During Yahoo Y’All week, we’re celebrating the food culture of the American South. Expect profiles of cooks, makers, and bartenders, plus recipes showcasing the classics (and twists on those classics) you love. Here, our own Rachel Tepper waxes poetic about the MoonPie, a dessert that hails from her father’s hometown of Chattanooga, Tennessee.
Illustration credit: Joel Penkman
On long road trips down historic Route 1, the highway that snakes from the tippy-top of Maine to the southernmost point of Florida, there are few reprieves from monotony quite like a MoonPie purchased at a roadside convenience store.
That is, once you’re south of the Mason-Dixon line.
For the uninitiated, a classic MoonPie is a round graham-cracker-and-marshmallow sandwich coated with a thin layer of chocolate. Soft and addictively tasty, the treat has attained cult status in the South since its invention in 1917. That’s when Earl Mitchell, a traveling salesman for the Chattanooga Bakery in Tennessee, set out to design a “solid and filling” snack for a group of Appalachian coal miners. According to official MoonPie dogma, when Mitchell asked the miners how big the sandwich should be, one “held out his hands, framing the moon, and said, ‘About that big!’”
Love for the dessert runs deep in the Deep South. For proof, one need look no farther than Mobile, Alabama, where every December 31st residents drop a 600-pound electric MoonPie replica to ring in the new year. Or the tiny Tennessee town of Bell Buckle, which holds an annual RC-MoonPie Festival honoring the dessert’s classic pairing with another Southern classic, RC Cola. Or perhaps Slidell, Louisiana, which hosts a parade called “The Krewe of Mona Lisa and MoonPie" as part of its annual Mardi Gras festivities. (Traditions include dressing up as life-sized MoonPies and chucking MoonPies at parade-goers.)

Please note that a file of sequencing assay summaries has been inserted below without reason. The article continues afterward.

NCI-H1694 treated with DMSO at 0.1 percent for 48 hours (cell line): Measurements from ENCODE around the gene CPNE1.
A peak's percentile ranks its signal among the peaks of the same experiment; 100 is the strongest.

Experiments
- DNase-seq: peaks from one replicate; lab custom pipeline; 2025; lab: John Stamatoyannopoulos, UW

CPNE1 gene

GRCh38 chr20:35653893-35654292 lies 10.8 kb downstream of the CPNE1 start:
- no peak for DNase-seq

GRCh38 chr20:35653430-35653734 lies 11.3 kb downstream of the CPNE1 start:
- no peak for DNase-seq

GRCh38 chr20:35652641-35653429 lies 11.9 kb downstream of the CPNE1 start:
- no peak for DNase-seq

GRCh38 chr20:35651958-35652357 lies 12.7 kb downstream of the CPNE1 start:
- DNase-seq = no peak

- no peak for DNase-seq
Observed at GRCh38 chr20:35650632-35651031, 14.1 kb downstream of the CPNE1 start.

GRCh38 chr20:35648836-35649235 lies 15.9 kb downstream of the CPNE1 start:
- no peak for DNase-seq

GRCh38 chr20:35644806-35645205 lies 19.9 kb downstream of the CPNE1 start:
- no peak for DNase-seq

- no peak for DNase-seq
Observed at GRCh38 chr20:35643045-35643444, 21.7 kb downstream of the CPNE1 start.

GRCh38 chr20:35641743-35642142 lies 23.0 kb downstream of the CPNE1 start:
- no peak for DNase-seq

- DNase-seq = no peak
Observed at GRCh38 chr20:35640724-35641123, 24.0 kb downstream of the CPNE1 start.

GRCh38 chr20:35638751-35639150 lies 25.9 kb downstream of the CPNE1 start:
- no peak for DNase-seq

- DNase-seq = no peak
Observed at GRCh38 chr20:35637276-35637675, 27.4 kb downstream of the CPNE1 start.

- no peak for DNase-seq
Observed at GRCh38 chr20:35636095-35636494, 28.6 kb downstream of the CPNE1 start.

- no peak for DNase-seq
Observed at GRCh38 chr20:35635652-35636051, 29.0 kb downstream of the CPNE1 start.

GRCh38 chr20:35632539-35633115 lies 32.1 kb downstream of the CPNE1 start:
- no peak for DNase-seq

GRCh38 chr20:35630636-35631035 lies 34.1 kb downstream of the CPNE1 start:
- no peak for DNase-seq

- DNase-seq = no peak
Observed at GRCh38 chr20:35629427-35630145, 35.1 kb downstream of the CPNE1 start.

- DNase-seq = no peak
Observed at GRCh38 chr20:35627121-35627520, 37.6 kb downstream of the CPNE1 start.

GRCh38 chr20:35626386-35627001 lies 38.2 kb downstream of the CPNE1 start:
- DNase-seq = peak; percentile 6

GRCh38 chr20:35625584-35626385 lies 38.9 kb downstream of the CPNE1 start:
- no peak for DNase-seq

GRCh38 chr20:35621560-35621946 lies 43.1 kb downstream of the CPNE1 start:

But perhaps the best evidence of Southern MoonPie obsession resides with the many Moonpie hacks out there. There’s MoonPie bread pudding. MoonPie cupcakes. Deep-fried MoonPies. Not to mention this DIY MoonPie recipe, which permits even MoonPie-covetous Northerners to enjoy the treats in the comfort of their own kitchens.
Of course, you can always order the original MoonPie by the box ($5.95 for a dozen) or case ($39.95 for 8 boxes) directly from the Chattanooga Bakery website, which still produces MoonPies down Chattanooga way. These days, the classic MoonPie also comes in vanilla and banana, and the bakery even sells double-deckers in flavors such as strawberry, lemon, and orange.
Sure, a caseload sounds like a lot. But as any Southerner will tell you, there’s no such thing as too many MoonPies.
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Have you ever tried a MoonPie? Tell us your favorite MoonPie memory below.